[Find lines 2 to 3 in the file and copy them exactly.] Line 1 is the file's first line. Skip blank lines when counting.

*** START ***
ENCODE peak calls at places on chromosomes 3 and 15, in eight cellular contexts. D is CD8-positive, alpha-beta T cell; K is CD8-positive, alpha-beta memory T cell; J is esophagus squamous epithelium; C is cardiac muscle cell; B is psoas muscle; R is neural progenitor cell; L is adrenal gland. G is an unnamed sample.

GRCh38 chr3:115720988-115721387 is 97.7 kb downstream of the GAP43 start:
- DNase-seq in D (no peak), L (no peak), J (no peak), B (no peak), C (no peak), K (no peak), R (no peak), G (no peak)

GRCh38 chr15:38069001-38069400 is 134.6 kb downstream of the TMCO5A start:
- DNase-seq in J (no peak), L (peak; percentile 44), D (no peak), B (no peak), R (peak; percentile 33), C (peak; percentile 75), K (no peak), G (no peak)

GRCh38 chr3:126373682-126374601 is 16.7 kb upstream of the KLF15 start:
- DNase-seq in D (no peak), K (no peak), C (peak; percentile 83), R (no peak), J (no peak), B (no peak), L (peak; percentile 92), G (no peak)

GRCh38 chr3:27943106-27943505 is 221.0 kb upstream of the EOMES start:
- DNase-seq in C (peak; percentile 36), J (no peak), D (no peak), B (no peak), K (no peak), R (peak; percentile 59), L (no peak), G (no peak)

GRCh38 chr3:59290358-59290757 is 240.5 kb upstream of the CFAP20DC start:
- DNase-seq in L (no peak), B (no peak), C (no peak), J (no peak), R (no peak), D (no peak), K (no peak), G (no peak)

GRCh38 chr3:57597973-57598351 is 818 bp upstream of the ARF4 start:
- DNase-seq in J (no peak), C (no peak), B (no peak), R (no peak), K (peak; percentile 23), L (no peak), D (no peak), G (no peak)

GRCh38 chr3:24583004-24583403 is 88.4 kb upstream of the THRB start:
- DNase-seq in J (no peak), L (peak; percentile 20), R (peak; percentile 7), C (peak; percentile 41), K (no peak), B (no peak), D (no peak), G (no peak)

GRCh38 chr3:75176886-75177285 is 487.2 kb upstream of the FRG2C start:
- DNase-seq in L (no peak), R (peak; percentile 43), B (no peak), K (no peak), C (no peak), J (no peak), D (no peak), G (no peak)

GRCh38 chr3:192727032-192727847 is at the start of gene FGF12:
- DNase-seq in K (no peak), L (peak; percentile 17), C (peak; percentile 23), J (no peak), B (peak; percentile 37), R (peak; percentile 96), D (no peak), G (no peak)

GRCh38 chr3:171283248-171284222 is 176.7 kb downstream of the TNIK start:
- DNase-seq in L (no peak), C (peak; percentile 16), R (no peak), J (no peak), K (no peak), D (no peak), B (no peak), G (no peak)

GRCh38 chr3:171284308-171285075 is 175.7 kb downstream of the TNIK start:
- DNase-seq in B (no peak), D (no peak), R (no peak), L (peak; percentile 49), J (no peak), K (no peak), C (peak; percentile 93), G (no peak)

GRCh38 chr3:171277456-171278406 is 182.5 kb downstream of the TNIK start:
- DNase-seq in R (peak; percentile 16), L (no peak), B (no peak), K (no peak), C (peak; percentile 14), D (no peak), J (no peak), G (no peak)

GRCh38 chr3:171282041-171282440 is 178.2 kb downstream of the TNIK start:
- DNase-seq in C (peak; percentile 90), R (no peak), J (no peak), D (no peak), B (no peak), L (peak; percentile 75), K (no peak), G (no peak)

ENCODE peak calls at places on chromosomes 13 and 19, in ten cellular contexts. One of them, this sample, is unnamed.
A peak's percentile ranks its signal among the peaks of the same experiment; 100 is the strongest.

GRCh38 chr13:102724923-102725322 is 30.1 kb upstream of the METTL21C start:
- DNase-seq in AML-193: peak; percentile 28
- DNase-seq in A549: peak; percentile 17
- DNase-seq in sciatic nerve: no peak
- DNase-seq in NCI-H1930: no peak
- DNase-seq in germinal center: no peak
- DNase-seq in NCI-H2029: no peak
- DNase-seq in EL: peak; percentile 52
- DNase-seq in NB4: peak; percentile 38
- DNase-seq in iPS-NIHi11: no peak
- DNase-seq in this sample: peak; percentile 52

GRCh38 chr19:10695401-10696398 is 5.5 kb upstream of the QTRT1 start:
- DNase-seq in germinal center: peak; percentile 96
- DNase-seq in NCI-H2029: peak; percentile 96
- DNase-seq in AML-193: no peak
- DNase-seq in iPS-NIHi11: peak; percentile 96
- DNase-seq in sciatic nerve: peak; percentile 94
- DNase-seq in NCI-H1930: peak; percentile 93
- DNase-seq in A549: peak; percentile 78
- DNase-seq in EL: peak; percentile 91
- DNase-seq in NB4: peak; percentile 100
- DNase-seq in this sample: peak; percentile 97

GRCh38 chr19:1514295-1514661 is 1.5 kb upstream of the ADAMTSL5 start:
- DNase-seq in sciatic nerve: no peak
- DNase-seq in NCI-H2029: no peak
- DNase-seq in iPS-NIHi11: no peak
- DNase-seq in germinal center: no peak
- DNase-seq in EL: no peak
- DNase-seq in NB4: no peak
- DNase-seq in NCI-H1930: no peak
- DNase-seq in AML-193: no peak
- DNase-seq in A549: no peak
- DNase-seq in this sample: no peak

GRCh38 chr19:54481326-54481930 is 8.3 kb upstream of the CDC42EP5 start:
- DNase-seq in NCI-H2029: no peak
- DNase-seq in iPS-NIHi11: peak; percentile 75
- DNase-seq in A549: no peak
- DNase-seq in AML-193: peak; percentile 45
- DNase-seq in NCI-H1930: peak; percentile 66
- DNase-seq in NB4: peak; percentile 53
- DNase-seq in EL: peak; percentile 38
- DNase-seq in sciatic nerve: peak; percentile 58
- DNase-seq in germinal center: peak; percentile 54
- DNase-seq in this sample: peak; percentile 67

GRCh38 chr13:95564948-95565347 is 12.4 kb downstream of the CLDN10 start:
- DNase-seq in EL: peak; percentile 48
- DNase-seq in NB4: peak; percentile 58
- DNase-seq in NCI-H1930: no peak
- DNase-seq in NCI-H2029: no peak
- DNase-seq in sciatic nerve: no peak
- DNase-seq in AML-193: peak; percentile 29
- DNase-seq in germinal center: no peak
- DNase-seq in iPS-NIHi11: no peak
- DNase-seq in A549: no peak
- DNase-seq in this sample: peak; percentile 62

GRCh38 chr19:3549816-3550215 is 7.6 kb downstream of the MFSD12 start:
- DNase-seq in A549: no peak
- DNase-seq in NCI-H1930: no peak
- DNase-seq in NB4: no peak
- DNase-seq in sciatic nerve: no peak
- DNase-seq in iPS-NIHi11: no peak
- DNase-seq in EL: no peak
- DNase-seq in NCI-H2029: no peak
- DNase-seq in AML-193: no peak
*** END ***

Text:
GRCh38 chr3:115720988-115721387 is 97.7 kb downstream of the GAP43 start:
- DNase-seq in D (no peak), L (no peak), J (no peak), B (no peak), C (no peak), K (no peak), R (no peak), G (no peak)